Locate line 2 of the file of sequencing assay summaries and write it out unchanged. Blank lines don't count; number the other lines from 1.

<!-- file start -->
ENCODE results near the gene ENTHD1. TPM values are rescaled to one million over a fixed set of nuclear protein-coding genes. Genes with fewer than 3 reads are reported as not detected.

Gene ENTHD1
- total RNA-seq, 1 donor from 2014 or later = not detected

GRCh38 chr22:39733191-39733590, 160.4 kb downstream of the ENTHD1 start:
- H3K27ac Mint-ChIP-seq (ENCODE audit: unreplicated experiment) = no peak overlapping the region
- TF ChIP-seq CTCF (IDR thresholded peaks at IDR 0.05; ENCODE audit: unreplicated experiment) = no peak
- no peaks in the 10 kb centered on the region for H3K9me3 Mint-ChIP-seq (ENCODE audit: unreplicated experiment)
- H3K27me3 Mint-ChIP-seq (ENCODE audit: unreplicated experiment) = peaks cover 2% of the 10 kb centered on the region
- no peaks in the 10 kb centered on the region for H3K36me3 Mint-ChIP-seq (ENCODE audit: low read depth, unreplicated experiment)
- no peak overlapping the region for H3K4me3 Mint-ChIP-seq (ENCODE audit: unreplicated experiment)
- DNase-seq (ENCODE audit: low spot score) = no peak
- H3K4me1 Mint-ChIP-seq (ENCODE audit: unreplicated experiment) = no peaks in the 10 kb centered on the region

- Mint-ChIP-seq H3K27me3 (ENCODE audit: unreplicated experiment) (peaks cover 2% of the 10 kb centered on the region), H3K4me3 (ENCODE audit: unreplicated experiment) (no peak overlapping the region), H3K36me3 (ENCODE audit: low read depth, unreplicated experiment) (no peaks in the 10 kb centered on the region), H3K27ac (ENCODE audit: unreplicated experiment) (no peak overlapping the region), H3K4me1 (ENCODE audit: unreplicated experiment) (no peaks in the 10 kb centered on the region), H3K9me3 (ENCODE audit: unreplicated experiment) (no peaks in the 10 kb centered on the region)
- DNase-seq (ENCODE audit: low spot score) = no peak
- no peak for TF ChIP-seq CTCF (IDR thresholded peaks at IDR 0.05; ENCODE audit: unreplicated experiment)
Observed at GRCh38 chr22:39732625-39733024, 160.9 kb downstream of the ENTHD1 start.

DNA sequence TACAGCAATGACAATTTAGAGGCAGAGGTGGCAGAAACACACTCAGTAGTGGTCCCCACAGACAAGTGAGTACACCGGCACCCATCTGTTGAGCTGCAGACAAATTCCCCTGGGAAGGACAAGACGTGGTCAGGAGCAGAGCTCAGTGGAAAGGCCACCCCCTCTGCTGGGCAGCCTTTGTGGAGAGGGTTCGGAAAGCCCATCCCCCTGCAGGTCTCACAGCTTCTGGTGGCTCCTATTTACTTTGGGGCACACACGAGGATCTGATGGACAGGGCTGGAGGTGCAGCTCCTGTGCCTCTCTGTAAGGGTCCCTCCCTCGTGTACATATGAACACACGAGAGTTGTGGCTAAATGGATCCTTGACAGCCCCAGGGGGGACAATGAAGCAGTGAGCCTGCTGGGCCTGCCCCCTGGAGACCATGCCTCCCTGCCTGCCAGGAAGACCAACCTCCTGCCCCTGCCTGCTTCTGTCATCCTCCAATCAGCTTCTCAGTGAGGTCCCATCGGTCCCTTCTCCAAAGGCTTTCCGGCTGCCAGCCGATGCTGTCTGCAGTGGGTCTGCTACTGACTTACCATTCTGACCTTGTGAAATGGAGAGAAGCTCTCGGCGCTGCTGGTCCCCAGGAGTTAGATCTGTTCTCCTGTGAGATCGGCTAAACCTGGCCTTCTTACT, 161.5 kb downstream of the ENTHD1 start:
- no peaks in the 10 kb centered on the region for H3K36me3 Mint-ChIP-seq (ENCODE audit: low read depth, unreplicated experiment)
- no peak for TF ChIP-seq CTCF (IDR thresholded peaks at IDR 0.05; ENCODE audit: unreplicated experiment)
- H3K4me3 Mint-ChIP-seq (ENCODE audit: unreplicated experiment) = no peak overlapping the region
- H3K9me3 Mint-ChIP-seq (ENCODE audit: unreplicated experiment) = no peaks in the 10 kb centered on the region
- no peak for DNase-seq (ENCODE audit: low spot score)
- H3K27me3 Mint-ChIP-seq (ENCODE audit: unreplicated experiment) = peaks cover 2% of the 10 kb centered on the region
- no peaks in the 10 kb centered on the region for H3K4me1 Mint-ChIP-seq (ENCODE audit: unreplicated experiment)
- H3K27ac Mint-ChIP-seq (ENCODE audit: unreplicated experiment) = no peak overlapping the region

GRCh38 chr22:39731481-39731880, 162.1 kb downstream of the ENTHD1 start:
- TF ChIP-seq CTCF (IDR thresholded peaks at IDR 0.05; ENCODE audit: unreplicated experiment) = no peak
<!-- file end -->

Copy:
Gene ENTHD1